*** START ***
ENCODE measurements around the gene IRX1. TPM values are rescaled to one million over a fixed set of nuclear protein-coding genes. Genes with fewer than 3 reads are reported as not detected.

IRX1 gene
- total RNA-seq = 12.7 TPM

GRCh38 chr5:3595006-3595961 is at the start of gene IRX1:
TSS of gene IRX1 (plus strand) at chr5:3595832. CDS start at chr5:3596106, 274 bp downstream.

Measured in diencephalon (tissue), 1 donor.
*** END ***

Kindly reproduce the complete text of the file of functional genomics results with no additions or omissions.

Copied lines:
ENCODE measurements around the gene IRX1. TPM values are rescaled to one million over a fixed set of nuclear protein-coding genes. Genes with fewer than 3 reads are reported as not detected.

IRX1 gene
- total RNA-seq = 12.7 TPM

GRCh38 chr5:3595006-3595961 is at the start of gene IRX1:
TSS of gene IRX1 (plus strand) at chr5:3595832. CDS start at chr5:3596106, 274 bp downstream.

Measured in diencephalon (tissue), 1 donor.